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News from the British Columbia Naturopathic Association V O L . 9 / N O . 1 / WINTER 2 0 0 3 NATUROPATHIC MEDICINE WEEK: MARCH 22-29, 2003 A NATIONAL CELEBRATION PROMOTING WELLNESS Join naturopathic physicians (NDs) across BC this spring as they participate in a national celebration promoting health, disease prevention and wellness.
NMW is a national event celebrated in communities across Canada, with mayors proclaiming NMW, doctors providing lectures, speaking on radio, clinic open houses and a host of other community events. In BC, NDs focus on providing free medical testing.
sure, blood sugar and urine dip,although you should call your Testing is one way to support patient wellness. Many people are unaware that NDs are licenced primary care physicians in BC and that they provide standard diagnostic testing. Free testing is an opportunity for new patients to find out more about health prevention as well as the patient-focussedcare NDs provide.
your area. This is an excellentopportunity to meet your localnaturopathic physician and to Participating BC doctors will mostly be providing three standard diagnostic tests (although tests offered may vary—call your local participating ND foran appointment and to find out which tests they will be offering). Most NDs will be performing free blood pressure, urine dip (kidney function) and bloodsugar testing. Many NDs will also be providing zinc tally tests, an immunemeasurement test. Participating doctors will also have general informationon naturopathic medicine for free distribution. For a list of participating doctors and contact numbers, surf to our website at: www.bcna.ca As NDs are primary care physicians, practicing family medicine, they treat a broad range of conditions ranging from common ailments such as coldand flu, food allergies, chronic fatigue, and childhood illnesses, to chronicdegenerative conditions such as arthritis, asthma, heart, immune system, This is the fourth year BC NDs have joined NMW. The event is listed on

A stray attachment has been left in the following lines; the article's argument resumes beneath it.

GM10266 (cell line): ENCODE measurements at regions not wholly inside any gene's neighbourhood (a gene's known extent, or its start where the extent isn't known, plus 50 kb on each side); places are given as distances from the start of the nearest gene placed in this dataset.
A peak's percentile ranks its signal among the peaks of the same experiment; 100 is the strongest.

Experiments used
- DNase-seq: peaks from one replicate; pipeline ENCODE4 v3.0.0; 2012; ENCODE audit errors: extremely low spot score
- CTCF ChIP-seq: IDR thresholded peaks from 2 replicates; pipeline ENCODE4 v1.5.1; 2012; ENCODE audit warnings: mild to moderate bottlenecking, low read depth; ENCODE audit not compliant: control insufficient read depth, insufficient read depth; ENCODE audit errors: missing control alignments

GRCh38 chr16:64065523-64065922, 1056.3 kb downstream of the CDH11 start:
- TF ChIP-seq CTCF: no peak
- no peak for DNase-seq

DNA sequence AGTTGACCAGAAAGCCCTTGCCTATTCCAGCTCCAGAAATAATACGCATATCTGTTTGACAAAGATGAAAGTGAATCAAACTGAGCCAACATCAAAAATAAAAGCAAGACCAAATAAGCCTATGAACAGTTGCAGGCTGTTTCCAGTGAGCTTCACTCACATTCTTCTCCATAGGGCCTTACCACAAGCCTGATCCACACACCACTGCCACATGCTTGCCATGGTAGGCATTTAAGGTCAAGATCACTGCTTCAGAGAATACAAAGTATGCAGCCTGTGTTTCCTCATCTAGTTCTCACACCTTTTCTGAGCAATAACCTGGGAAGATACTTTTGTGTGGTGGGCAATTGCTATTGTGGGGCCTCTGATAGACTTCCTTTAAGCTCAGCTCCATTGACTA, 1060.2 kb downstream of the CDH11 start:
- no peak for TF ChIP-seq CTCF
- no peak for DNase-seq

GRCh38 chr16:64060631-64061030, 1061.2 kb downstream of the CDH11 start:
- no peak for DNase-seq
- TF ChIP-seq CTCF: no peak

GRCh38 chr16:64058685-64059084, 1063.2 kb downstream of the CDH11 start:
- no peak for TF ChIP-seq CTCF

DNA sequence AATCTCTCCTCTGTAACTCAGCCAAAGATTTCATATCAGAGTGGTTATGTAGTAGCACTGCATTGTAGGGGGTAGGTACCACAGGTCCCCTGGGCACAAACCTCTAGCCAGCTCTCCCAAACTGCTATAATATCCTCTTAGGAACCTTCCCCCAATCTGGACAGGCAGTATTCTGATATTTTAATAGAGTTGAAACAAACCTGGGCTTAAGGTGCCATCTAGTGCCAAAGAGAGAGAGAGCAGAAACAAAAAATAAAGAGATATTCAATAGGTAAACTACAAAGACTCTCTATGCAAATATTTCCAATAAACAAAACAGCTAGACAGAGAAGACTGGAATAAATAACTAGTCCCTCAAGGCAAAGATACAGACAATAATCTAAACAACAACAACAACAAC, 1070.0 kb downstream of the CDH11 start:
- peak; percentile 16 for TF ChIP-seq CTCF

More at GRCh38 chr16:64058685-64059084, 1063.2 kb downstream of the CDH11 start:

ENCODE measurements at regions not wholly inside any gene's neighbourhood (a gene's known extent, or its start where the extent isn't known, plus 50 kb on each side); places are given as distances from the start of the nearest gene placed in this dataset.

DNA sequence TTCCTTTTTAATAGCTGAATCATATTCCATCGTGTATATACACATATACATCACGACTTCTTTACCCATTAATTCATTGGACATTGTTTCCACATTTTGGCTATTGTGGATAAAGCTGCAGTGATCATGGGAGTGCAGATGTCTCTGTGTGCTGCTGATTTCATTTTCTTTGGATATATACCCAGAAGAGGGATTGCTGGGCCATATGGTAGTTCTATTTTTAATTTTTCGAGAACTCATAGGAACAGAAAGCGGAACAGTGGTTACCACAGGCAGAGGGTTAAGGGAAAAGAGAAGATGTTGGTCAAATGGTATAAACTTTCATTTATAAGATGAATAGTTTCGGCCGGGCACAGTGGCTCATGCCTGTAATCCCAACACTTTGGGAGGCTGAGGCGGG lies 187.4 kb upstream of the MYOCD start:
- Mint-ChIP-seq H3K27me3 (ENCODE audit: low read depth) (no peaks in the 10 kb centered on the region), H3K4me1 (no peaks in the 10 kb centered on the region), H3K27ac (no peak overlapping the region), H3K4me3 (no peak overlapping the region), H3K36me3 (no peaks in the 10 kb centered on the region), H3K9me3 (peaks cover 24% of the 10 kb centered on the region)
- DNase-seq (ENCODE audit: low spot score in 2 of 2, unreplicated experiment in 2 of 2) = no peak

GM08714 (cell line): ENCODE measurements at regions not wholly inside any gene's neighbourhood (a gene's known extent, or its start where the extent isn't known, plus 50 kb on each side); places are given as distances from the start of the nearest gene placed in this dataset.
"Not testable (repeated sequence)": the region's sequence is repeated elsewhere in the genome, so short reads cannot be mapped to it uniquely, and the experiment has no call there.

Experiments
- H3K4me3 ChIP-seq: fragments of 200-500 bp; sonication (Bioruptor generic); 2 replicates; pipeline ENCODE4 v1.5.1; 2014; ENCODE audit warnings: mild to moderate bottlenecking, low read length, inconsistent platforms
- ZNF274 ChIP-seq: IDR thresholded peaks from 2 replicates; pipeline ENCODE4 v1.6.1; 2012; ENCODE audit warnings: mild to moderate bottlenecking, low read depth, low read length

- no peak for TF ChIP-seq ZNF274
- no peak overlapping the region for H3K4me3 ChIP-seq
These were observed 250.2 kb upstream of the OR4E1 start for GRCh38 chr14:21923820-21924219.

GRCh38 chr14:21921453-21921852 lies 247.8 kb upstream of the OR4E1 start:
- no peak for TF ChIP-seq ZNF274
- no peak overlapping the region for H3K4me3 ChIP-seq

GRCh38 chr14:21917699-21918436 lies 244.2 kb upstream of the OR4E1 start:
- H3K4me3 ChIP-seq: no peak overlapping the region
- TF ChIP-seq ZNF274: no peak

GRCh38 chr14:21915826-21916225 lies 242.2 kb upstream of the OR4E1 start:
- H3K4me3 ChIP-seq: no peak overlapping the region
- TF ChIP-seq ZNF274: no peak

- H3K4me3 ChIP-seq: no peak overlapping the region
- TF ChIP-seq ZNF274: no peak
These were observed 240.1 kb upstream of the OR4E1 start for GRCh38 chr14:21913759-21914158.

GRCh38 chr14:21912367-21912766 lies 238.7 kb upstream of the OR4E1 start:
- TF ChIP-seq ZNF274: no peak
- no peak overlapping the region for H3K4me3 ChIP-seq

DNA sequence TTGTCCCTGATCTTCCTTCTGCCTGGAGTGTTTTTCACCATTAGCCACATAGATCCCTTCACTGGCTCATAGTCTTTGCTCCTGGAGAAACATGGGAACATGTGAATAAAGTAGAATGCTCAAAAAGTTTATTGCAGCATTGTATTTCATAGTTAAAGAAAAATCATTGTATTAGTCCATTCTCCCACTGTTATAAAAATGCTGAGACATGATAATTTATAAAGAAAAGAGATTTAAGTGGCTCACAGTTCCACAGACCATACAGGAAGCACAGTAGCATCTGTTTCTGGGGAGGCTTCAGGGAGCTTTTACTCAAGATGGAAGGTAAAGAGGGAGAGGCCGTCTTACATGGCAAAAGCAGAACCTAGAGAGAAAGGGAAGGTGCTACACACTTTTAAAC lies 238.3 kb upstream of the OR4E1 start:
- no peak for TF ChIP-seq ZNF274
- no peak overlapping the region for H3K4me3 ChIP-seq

Health Canada’s website: http://www.hc-sc.gc.ca/english/
calendar.html#mar
NMW is a perfect opportunity for prospective patients to find out moreabout doctors in their area, and for existing patients to get more information As outlined in the media release at right (distributed nationally in mid-February), the Liberals are set to seriously alter thedelivery of naturopathic medical care. If you have ever relied on an ND for care, see an ND now or expect to in thefuture, the care you’ve received is about to be compromised. We are urging past and present patients to write a shortletter to the Premier. The issues are outlined in the news release, and you can get more details from the documents on-line. We’ve also captured some of the major issues in short paragraphs below to help delineate the problem. Yourwriting time is much appreciated. Send letters to: Dear Premier:I receive primary healthcare from a naturopathic doctor. My naturopathic doctor has helped me in ways where thegovernment system has failed. I also save the government money—I pay the government money for healthcare whichI don’t use, pay again for care from my naturopathic doctor, and I don’t put pressure on our regular health system.